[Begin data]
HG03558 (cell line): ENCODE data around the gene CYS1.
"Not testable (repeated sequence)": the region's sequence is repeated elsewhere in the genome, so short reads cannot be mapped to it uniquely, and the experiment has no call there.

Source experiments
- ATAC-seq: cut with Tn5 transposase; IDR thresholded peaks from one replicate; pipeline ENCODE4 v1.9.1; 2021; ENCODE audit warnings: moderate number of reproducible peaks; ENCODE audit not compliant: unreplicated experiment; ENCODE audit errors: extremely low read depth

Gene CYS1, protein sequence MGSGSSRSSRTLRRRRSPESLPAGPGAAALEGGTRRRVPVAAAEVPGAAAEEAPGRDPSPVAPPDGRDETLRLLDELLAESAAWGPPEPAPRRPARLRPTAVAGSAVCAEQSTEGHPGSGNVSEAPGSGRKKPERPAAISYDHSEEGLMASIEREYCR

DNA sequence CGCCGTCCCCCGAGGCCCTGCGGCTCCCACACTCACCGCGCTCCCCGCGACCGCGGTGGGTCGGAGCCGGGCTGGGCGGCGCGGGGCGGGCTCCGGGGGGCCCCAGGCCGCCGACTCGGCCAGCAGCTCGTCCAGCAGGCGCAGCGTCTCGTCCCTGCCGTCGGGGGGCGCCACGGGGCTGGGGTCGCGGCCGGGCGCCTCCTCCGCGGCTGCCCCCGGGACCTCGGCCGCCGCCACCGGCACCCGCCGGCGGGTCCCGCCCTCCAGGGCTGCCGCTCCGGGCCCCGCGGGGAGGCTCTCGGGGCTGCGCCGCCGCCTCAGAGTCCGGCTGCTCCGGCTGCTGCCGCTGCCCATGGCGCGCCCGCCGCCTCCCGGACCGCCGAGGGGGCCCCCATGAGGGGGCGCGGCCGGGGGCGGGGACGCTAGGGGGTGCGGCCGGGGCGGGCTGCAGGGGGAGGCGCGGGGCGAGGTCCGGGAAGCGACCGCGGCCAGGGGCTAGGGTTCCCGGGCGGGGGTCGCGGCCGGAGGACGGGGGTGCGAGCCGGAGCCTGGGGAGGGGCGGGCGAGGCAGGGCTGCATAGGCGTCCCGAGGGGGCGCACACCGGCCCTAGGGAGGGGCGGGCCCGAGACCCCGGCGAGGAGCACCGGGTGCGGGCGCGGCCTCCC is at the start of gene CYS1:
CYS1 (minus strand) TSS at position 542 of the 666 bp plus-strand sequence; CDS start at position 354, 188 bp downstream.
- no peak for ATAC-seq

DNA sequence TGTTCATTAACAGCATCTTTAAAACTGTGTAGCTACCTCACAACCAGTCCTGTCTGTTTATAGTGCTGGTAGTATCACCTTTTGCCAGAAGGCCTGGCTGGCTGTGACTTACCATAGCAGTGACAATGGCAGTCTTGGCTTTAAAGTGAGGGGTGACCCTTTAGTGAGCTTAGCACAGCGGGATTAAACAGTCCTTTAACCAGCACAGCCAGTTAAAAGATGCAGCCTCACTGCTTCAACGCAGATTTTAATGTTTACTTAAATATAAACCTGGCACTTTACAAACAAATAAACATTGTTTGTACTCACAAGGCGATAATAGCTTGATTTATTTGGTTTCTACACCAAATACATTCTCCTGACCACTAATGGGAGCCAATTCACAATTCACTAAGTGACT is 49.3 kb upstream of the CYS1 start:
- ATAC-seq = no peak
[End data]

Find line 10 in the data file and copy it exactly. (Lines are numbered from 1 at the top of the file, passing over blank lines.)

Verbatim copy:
- ATAC-seq = no peak